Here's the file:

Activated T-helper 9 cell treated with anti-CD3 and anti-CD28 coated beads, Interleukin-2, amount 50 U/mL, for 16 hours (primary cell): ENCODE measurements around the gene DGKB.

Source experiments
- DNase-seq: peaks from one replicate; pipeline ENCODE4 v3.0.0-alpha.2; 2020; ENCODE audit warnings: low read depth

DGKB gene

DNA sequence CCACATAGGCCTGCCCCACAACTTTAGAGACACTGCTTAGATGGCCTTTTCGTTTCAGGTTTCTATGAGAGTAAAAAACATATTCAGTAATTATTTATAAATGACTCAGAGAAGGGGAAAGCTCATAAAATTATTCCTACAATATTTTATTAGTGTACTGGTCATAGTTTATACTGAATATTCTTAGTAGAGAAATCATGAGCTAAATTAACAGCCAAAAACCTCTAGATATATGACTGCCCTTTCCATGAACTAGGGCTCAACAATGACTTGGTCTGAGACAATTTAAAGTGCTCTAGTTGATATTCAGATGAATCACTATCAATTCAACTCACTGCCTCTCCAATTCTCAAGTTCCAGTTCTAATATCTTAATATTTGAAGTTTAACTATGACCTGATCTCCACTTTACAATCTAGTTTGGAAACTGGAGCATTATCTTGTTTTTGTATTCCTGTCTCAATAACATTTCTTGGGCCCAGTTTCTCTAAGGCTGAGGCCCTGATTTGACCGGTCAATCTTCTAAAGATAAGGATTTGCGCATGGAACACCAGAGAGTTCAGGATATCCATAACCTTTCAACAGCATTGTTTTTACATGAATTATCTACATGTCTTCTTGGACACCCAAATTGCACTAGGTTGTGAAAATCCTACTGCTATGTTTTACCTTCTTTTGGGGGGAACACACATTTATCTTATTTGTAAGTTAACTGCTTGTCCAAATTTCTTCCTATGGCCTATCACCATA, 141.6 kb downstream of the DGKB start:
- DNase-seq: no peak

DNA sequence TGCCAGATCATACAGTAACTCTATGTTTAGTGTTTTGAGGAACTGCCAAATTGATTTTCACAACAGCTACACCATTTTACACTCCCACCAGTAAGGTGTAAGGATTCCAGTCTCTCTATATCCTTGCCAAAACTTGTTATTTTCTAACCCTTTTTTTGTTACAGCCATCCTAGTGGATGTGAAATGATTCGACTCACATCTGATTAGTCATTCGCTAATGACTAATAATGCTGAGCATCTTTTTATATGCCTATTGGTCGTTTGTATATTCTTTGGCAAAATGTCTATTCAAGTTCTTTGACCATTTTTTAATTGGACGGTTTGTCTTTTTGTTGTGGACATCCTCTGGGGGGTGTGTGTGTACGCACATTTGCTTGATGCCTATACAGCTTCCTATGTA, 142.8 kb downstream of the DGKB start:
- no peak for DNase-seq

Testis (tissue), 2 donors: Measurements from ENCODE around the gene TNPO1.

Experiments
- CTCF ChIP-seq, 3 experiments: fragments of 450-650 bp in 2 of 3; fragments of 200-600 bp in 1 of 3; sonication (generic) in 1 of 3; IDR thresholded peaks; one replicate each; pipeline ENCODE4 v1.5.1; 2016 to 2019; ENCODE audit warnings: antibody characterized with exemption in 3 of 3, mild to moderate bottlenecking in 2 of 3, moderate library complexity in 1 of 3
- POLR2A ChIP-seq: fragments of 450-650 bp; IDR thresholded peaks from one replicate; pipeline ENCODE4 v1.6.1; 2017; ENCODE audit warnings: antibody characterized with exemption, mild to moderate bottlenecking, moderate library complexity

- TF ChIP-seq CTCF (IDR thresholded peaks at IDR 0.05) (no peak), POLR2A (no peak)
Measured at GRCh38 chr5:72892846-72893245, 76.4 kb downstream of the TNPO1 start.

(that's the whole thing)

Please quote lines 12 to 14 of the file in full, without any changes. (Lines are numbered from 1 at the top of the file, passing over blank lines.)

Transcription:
- POLR2A ChIP-seq: fragments of 450-650 bp; IDR thresholded peaks from one replicate; pipeline ENCODE4 v1.6.1; 2017; ENCODE audit warnings: antibody characterized with exemption, mild to moderate bottlenecking, moderate library complexity

- TF ChIP-seq CTCF (IDR thresholded peaks at IDR 0.05) (no peak), POLR2A (no peak)
Measured at GRCh38 chr5:72892846-72893245, 76.4 kb downstream of the TNPO1 start.